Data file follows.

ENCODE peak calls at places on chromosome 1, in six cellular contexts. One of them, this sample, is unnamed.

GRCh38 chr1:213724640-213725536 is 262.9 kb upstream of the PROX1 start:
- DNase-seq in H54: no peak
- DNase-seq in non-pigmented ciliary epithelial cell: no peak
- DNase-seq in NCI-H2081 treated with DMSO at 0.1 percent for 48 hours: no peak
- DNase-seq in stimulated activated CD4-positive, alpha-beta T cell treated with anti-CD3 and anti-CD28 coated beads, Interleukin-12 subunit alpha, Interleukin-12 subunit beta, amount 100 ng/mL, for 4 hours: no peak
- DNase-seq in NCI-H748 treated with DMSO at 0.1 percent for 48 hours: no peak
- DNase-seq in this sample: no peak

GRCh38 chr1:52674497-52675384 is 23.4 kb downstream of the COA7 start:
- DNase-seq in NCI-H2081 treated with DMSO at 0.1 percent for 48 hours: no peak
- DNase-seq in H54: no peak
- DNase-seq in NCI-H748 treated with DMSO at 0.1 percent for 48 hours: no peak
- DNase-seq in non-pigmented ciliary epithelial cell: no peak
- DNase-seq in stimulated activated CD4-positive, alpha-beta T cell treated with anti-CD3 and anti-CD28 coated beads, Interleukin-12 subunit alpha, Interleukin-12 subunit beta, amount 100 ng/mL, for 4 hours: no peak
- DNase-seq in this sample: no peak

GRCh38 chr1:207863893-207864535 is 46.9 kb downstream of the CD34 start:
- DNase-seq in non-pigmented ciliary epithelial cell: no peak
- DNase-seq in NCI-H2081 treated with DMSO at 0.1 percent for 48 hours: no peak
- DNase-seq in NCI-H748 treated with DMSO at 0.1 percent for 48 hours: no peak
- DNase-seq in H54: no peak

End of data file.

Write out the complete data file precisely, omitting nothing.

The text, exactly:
ENCODE peak calls at places on chromosome 1, in six cellular contexts. One of them, this sample, is unnamed.

GRCh38 chr1:213724640-213725536 is 262.9 kb upstream of the PROX1 start:
- DNase-seq in H54: no peak
- DNase-seq in non-pigmented ciliary epithelial cell: no peak
- DNase-seq in NCI-H2081 treated with DMSO at 0.1 percent for 48 hours: no peak
- DNase-seq in stimulated activated CD4-positive, alpha-beta T cell treated with anti-CD3 and anti-CD28 coated beads, Interleukin-12 subunit alpha, Interleukin-12 subunit beta, amount 100 ng/mL, for 4 hours: no peak
- DNase-seq in NCI-H748 treated with DMSO at 0.1 percent for 48 hours: no peak
- DNase-seq in this sample: no peak

GRCh38 chr1:52674497-52675384 is 23.4 kb downstream of the COA7 start:
- DNase-seq in NCI-H2081 treated with DMSO at 0.1 percent for 48 hours: no peak
- DNase-seq in H54: no peak
- DNase-seq in NCI-H748 treated with DMSO at 0.1 percent for 48 hours: no peak
- DNase-seq in non-pigmented ciliary epithelial cell: no peak
- DNase-seq in stimulated activated CD4-positive, alpha-beta T cell treated with anti-CD3 and anti-CD28 coated beads, Interleukin-12 subunit alpha, Interleukin-12 subunit beta, amount 100 ng/mL, for 4 hours: no peak
- DNase-seq in this sample: no peak

GRCh38 chr1:207863893-207864535 is 46.9 kb downstream of the CD34 start:
- DNase-seq in non-pigmented ciliary epithelial cell: no peak
- DNase-seq in NCI-H2081 treated with DMSO at 0.1 percent for 48 hours: no peak
- DNase-seq in NCI-H748 treated with DMSO at 0.1 percent for 48 hours: no peak
- DNase-seq in H54: no peak